Note to world # 51

It was a simple case, really: He was an old man and he died alone.

And yet, the coroner felt it necessary to assign a cause of death – possibly “heart attack” – which seemed more valiant than quiet surrender to the world and less frightening than aching loneliness. For the old man bore marks of both in the deep creases of his heart.


It was an early morning flight, a nearly empty terminal. She was one of the very few people heading toward a destination even colder than the one she was in presently. But then, perhaps in protest of the cold, she lost her shoe at the airport security checkpoint and for a moment it was a near international incident and way too much excitement for everyone at this hour.

On the security camera overhead, she saw several smudgy gray security people sleepily hurrying toward her – well before she heard them – and she cringed at the unwanted attention. She hadn’t even brushed her hair yet and now she might be on camera because of a wayward shoe wedged in the vast airport security machinery.

Luckily, when the guards arrived, looking in real life as gray and smudgy as they appeared to be on screen, they saw her haggard features and tired frown and immediately realized she was simply too tired to have plans for mischief or destruction. They halted the wheels of safety and took turns crawling inside a big black box for a while before emerging with her shoe, chewed and mashed from a turn in the conveyor belt of national defense and civil protection.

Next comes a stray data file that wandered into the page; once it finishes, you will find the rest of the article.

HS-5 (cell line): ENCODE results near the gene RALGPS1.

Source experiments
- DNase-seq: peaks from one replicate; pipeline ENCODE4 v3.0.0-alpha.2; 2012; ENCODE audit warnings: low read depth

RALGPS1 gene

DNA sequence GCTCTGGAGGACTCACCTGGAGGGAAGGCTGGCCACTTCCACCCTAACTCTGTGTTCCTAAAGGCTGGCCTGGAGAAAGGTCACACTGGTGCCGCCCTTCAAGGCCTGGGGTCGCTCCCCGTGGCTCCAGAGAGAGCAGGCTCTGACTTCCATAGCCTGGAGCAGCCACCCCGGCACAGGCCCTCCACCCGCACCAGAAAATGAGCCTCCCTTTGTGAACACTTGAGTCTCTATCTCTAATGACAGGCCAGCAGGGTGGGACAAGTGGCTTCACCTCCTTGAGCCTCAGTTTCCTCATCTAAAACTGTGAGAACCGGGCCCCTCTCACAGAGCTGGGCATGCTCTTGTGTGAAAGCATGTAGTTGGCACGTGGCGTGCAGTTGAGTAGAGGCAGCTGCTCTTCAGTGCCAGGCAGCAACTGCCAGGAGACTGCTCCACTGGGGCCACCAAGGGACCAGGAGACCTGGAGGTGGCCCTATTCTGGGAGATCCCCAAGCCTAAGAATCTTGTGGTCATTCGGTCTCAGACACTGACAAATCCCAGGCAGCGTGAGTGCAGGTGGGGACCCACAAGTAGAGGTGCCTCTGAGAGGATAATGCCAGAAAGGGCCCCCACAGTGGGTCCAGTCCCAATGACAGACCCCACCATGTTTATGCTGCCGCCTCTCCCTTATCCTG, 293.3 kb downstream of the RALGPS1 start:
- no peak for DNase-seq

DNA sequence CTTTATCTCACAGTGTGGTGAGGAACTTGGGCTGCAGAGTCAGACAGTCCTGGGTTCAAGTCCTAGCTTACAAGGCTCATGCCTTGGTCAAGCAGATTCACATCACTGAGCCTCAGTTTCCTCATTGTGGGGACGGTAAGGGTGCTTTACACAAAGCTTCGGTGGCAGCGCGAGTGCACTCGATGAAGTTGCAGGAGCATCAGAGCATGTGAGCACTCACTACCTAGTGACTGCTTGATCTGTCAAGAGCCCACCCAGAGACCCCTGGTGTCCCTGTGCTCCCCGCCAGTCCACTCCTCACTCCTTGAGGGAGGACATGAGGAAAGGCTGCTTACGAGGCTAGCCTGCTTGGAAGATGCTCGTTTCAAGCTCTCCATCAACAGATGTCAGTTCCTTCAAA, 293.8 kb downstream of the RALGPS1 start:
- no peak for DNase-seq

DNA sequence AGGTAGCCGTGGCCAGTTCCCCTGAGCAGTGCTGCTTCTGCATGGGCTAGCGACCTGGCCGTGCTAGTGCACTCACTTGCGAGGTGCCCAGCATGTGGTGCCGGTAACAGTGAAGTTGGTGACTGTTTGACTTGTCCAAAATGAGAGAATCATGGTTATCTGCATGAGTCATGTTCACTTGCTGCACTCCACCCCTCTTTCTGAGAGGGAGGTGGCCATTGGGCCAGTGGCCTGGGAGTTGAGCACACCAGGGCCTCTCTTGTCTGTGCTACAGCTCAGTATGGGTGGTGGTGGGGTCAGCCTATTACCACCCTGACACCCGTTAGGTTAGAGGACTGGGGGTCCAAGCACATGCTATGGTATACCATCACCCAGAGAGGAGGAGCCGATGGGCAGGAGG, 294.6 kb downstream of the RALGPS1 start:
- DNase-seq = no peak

They asked to see her passport and questioned her to make sure she was the rightful owner of the sad bit of leather. They donned rubber gloves and funny masks and swabbed the torn article with special liquids and held it at different angles for better examination.

When they were finally satisfied, they let her go and she limped toward the gate, one shoe ripped and moist, to catch her plane, her flight to frigid northern climes – which was already delayed.


She attended the wake of
someone else’s mother,
knowing that her own mother
would soon be dead too, and
that it might still be easier to
grieve for this complete stranger.

She imagined that she would not
recognize her mother
in the words of the stricken visitors,
more people she didn’t know either –
that she would be the interloper,
unfamiliar herself with the deceased.

Note to world #8

She had presided over nearly every kind of failure and disaster one could have in her line of work. Luckily, they were mostly of the “hey, this is the wrong font!” or “there was a typo on page 653 in the footnote!” variety….and with LOTS of time and experience, she had now learned to have a little perspective about these things.